The US golf team won the 2019 Presidents Cup

Ray Allen

Australia is a very well known country for sports activities and races. Perhaps it is one of the leading countries if taking into consideration the numbers. One of the biggest and the most well-known events for this year, that caught the attention of hundreds of people and operators as well as the 2019 Presidents Cup. it is the 13th edition of the Presidents Cup golf competition. The event was held in Royal Melbourne Golf Club in Melbourne, Victoria. 

This is the only international venue in Australia that has had more than one international tournament. Previously the venue hosted the tournament in 1998 and 2011. Though, only the first time was the case when the local international team had their victory. Since then 21 years later it hosted the third tournament, which took place from 12 to 15 December. This time, odds happen to be in the US favor, as they ended up winning the competition 16-14. Trailing before the final day singles matches, they won six and tied four of the 12 matches.

2019 Presidents Cup 

This year, though, the team got it all. All the drama to go along with elite golf, unbelievably close competition and a handful of iconic Presidents Cup moments, including the Americans becoming the first team in event history to come from behind and win on the final day of competition. The International team fought with dignity for the victory, and Australian fans had high hopes for Adam Scott, but unfortunately, he could not lead his team to victory.

There’s a great deal to unload from the week, however, for the present, we should stroll back through how the U.S. scored eight in the 12 singles matches to make up a two-point shortage on the last day.

The Key Steps  

Captain Big Cat led himself off against Abraham Ancer, who a month ago said he wanted to play Tiger in a singles match. He may have regretted that decision when Tiger went 1UP on the second hole, never trailed and then walked him off with a putt on the 16th to win 3&2.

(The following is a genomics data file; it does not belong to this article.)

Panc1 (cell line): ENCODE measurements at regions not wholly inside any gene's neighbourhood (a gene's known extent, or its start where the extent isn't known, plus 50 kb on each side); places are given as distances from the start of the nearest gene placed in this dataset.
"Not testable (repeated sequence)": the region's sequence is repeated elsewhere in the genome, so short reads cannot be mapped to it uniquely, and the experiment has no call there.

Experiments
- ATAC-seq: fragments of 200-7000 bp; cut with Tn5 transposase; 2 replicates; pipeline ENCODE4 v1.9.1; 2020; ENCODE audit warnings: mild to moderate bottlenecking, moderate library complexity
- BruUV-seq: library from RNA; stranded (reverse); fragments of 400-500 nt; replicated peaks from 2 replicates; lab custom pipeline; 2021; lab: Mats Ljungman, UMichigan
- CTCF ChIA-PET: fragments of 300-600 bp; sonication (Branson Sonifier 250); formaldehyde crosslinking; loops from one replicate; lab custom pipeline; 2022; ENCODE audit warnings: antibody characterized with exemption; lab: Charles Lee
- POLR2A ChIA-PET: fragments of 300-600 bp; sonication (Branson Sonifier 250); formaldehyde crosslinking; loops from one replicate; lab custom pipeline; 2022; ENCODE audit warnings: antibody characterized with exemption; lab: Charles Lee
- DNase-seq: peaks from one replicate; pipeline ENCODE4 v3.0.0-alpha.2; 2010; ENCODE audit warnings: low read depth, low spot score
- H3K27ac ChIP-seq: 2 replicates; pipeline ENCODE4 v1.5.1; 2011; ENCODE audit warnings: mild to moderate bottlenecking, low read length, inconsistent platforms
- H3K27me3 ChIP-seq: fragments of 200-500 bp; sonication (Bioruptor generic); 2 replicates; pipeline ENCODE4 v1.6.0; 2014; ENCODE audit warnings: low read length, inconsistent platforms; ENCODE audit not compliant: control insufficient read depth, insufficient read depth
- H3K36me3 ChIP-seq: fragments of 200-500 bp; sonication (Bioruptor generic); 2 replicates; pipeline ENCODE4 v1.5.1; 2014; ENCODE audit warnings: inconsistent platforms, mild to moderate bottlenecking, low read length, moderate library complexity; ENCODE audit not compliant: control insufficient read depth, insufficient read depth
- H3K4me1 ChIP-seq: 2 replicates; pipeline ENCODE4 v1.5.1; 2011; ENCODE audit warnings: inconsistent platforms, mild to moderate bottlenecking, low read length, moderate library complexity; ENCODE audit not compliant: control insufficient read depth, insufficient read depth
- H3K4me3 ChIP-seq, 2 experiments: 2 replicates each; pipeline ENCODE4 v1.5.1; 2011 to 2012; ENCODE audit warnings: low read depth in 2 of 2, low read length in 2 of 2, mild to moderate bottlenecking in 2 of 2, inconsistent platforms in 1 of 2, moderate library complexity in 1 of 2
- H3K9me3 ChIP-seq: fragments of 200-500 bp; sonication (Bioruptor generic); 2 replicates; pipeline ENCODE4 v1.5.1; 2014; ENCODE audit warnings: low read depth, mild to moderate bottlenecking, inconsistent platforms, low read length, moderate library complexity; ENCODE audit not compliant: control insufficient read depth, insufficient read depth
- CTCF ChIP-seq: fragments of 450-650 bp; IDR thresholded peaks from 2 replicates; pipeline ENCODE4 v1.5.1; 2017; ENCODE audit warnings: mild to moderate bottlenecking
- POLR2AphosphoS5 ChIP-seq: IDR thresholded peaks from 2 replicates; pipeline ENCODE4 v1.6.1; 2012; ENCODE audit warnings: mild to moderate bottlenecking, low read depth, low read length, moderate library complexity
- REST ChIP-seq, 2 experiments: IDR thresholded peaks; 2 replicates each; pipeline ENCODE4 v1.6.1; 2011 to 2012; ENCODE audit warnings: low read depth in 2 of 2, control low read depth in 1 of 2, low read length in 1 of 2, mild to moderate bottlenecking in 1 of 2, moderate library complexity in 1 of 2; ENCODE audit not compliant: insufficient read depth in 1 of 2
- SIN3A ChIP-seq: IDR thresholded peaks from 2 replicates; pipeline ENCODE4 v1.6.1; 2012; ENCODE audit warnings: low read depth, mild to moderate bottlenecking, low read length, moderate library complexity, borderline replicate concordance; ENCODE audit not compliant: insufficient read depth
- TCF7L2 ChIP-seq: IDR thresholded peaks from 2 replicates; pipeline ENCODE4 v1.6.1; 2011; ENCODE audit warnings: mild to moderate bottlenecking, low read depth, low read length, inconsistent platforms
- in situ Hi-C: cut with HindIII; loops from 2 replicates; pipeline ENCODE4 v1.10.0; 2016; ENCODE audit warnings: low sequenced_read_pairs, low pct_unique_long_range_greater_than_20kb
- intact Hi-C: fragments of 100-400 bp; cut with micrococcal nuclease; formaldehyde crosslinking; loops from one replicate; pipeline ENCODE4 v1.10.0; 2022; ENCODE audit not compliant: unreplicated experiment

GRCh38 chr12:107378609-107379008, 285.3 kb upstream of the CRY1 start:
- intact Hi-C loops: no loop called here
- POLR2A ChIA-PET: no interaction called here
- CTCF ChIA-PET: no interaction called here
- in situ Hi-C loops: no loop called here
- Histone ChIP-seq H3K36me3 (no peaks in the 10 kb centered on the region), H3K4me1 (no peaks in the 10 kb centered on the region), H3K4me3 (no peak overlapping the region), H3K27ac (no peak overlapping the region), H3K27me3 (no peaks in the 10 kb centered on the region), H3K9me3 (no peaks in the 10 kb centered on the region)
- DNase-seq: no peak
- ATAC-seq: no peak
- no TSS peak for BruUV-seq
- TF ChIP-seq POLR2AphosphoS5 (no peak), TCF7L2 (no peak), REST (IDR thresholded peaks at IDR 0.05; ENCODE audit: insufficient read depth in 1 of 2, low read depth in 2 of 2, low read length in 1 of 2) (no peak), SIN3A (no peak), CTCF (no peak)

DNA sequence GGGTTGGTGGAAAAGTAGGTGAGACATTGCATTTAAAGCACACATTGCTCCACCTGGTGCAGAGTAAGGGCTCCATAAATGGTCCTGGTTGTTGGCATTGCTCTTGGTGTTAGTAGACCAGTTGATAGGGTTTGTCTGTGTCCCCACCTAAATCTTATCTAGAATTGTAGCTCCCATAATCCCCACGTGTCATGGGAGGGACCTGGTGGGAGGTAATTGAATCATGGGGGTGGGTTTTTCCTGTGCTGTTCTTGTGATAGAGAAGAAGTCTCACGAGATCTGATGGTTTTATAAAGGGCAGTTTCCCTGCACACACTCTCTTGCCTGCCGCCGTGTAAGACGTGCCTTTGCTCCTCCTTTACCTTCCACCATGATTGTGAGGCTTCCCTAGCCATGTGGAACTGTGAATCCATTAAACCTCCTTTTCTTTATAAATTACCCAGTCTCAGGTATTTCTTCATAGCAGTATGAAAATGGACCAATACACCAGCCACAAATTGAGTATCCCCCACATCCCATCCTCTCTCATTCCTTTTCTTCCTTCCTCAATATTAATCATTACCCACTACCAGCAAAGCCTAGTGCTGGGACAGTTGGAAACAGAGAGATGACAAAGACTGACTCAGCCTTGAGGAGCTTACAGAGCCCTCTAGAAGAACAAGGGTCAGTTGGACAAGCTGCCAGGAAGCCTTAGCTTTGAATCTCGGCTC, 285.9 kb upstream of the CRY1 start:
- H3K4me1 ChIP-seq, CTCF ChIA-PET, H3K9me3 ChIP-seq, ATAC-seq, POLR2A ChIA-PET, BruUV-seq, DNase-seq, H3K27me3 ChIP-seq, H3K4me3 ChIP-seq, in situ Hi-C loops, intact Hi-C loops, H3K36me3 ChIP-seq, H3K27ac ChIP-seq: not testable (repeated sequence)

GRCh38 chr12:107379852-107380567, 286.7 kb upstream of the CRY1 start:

Woods said he knew the match was over when the putt was 6 feet out. This is what you get when you ask to play Tiger Woods in singles.

That was only one of the 7.5 focuses the U.S. group required for the triumph, however. Not long after Woods’ success, the adversary of the week, Patrick Reed, set away C.T. Skillet 4&2. Reed burst out to a 6UP lead through seven gaps yet about gave everything back getting back home. Rather, he moved to 4-1 in Ryder Cup and Presidents Cup singles coordinate. The entirety of this after his caddie Kessler Karain was banned from caddying for him on Sunday following a fight with a fan at Royal Melbourne. So there was a dramatization there, yet there was likewise show somewhere else. 

The Americans fired piling on point after point, bouncing way out in front, however, the Internationals tied it up later. At 11.5-11.5 with one match tied and three each inclining in the groups’ separate bearings, it looked as though a tie was a genuine plausibility. At the point when Webb Simpson crushed Ben A 2&1 on the seventeenth gap to get the U.S. to 15-12, the Americans realized they couldn’t lose. Yet, with the three residual matches still to be decided, they likewise realized they needed to in any case go gain success. Matt Kuchar, surprisingly, finished the battle with a hardened methodology on No. 17 and sank a birdie to go 1UP over Louis Oosthuizen. They went to the eighteenth, which Oosthuizen won, however, it didn’t make a difference in light of the fact that the U.S. got the half point it required and included another half-point later when Rickie Fowler tied Marc Leishman.

They Did It 

“We did it together,” said captain Tiger Woods, who went undefeated as a player this week and set a career Presidents Cup win record with 27. “We came here as a team. My teammates and my boys all played well. The captains did an amazing job of just being there for every little detail. I couldn’t have done it without all their help.

“All my boys. They did it.”

Woods, it seems, has figured out at a much older age because of his very strange life that all achievements in the world means little if you don’t have a good community to share it with. These are his people.

“I trust all my 11 guys,” he said. “I trust them implicitly. I told them that from the very get-go. They went out there and got the points we needed. We fought. Even the points we lost, we were making them earn every one of them. This cup wasn’t going to be given to us. We had to earn it. And we did.”